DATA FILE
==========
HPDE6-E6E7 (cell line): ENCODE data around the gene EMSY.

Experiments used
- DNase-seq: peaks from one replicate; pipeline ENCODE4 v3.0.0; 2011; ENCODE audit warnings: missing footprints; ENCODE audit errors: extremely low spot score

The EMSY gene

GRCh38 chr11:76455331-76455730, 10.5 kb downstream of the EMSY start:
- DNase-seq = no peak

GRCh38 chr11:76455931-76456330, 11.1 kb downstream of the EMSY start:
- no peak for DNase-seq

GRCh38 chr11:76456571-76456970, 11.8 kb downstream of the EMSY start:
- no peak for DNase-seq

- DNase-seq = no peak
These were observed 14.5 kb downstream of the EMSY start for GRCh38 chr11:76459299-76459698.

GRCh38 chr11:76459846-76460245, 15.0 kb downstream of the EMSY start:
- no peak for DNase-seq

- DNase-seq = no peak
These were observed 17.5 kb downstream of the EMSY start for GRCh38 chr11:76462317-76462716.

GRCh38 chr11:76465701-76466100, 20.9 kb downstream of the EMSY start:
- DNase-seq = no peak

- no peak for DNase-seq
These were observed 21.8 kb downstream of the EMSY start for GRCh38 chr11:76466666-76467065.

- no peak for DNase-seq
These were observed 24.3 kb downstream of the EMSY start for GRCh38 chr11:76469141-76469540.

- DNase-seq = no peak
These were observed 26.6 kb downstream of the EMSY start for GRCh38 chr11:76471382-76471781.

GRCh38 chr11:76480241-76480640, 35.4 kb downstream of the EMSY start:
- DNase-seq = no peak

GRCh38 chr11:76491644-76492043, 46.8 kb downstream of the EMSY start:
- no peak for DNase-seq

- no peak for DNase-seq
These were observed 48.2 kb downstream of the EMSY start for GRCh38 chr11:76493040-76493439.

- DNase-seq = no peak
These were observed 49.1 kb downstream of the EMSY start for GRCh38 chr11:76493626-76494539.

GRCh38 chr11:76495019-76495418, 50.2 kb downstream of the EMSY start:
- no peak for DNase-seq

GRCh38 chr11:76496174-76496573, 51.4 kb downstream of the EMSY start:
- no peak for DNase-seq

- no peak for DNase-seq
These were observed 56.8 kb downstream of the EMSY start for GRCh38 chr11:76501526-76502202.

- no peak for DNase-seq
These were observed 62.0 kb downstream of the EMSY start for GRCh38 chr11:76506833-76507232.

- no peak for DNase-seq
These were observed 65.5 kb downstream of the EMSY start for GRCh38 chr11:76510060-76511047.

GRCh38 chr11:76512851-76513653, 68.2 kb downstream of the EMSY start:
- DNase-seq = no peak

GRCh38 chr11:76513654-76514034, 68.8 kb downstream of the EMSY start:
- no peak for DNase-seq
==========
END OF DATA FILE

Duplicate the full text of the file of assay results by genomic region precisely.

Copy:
HPDE6-E6E7 (cell line): ENCODE data around the gene EMSY.

Experiments used
- DNase-seq: peaks from one replicate; pipeline ENCODE4 v3.0.0; 2011; ENCODE audit warnings: missing footprints; ENCODE audit errors: extremely low spot score

The EMSY gene

GRCh38 chr11:76455331-76455730, 10.5 kb downstream of the EMSY start:
- DNase-seq = no peak

GRCh38 chr11:76455931-76456330, 11.1 kb downstream of the EMSY start:
- no peak for DNase-seq

GRCh38 chr11:76456571-76456970, 11.8 kb downstream of the EMSY start:
- no peak for DNase-seq

- DNase-seq = no peak
These were observed 14.5 kb downstream of the EMSY start for GRCh38 chr11:76459299-76459698.

GRCh38 chr11:76459846-76460245, 15.0 kb downstream of the EMSY start:
- no peak for DNase-seq

- DNase-seq = no peak
These were observed 17.5 kb downstream of the EMSY start for GRCh38 chr11:76462317-76462716.

GRCh38 chr11:76465701-76466100, 20.9 kb downstream of the EMSY start:
- DNase-seq = no peak

- no peak for DNase-seq
These were observed 21.8 kb downstream of the EMSY start for GRCh38 chr11:76466666-76467065.

- no peak for DNase-seq
These were observed 24.3 kb downstream of the EMSY start for GRCh38 chr11:76469141-76469540.

- DNase-seq = no peak
These were observed 26.6 kb downstream of the EMSY start for GRCh38 chr11:76471382-76471781.

GRCh38 chr11:76480241-76480640, 35.4 kb downstream of the EMSY start:
- DNase-seq = no peak

GRCh38 chr11:76491644-76492043, 46.8 kb downstream of the EMSY start:
- no peak for DNase-seq

- no peak for DNase-seq
These were observed 48.2 kb downstream of the EMSY start for GRCh38 chr11:76493040-76493439.

- DNase-seq = no peak
These were observed 49.1 kb downstream of the EMSY start for GRCh38 chr11:76493626-76494539.

GRCh38 chr11:76495019-76495418, 50.2 kb downstream of the EMSY start:
- no peak for DNase-seq

GRCh38 chr11:76496174-76496573, 51.4 kb downstream of the EMSY start:
- no peak for DNase-seq

- no peak for DNase-seq
These were observed 56.8 kb downstream of the EMSY start for GRCh38 chr11:76501526-76502202.

- no peak for DNase-seq
These were observed 62.0 kb downstream of the EMSY start for GRCh38 chr11:76506833-76507232.

- no peak for DNase-seq
These were observed 65.5 kb downstream of the EMSY start for GRCh38 chr11:76510060-76511047.

GRCh38 chr11:76512851-76513653, 68.2 kb downstream of the EMSY start:
- DNase-seq = no peak

GRCh38 chr11:76513654-76514034, 68.8 kb downstream of the EMSY start:
- no peak for DNase-seq